suance of an express power, for example, to pass bankruptcy laws which necessarily and by its direct operation impairs the obligation of contracts, is inconsistent with the spirit of the Constitution.” Like arguments are drawn from the fifth amendment, prohibiting the taking of private property for public purposes without compensation, and the taking of property without due process of law. Indeed, this last provision is regarded as “a direct prohibition” of the legislation now in question; and so the reasoning, as regards this clause, is, that the legal-tender legislation is contrary not merely to the spirit of the Constitution, but to the letter of it.
This argument discriminates between laws made in pursuance of express powers and others. Why is this? If the argument is not good as regards express powers, which appears to be conceded, why should it be good as regards those that are implied or auxiliary? If the implied power be otherwise plain it is difficult to see why it should be treated any differently as regards the exercise of it, or its relation to the spirit of the Constitution, from any other power. As regards the existence of any alleged power, whether a main or auxiliary one, whether express, implied, constructive, inferential, or what not, the same questions are to be asked, viz.: Is it, upon the fair construction of the instrument, given? If it is given, how far, if at all, is it qualified? In the preference case, the Court saw no sufficient reason for denying the existence of an implied power on the ground of injustice in the exercise of it, as impairing the obligation of contracts or taking away private property without compensation or due process of law; although the direct and inevitable operation of the law was to deprive the debtor of the ability to pay a part of his debts, and so to deprive the creditor of his property. As regards the legal-tender law, it is not true, in any other sense than it was true in Fisher’s case, that there is the direct and inevitable injury spoken of by the Chief-Justice in Hepburn v. Griswold. If the notes are convertible and sufficiently secured, the legal-tender quality need not produce injury; that is the case to-day with our legal-tender notes; there is no direct and inevitable injury.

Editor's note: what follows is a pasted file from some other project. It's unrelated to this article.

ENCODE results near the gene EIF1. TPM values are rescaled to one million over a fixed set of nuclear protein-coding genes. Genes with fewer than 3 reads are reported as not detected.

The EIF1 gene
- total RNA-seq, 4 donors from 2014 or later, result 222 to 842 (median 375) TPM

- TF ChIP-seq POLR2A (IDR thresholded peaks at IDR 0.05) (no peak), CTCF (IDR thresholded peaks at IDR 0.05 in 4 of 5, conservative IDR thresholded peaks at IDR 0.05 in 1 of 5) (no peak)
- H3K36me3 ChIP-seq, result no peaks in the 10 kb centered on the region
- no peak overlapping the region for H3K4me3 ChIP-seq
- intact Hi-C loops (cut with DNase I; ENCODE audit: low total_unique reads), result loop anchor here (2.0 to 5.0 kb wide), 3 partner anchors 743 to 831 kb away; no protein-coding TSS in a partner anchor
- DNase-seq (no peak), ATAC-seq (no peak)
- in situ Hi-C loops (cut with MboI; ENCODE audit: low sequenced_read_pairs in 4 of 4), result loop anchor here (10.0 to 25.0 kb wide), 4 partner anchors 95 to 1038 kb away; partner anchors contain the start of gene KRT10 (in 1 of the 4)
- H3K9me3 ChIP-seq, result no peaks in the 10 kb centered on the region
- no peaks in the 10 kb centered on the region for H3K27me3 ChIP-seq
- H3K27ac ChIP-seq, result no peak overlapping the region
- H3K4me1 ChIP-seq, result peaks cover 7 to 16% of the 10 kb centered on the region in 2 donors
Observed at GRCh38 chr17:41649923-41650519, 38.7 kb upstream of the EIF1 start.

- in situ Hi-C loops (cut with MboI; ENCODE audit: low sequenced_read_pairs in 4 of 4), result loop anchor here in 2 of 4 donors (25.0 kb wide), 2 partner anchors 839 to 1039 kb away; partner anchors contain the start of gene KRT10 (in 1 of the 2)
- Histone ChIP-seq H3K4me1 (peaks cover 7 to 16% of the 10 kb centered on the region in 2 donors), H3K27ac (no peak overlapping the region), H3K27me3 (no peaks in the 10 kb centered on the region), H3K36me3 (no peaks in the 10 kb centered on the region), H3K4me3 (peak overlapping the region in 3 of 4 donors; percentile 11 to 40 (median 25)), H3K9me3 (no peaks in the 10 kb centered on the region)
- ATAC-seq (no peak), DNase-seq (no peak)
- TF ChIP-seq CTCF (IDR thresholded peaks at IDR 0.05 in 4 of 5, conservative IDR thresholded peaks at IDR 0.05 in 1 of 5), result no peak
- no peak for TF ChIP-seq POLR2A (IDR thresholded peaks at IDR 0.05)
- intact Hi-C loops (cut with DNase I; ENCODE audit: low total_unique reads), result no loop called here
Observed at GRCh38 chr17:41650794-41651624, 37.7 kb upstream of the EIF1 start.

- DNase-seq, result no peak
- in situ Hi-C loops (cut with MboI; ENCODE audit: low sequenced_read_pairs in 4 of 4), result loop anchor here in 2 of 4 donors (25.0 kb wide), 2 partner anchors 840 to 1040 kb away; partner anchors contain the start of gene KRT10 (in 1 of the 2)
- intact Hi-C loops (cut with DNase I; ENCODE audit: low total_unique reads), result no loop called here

Ⅳ.Leaving now the special consideration of arguments against the power in question, it is time to give, affirmatively, the reasons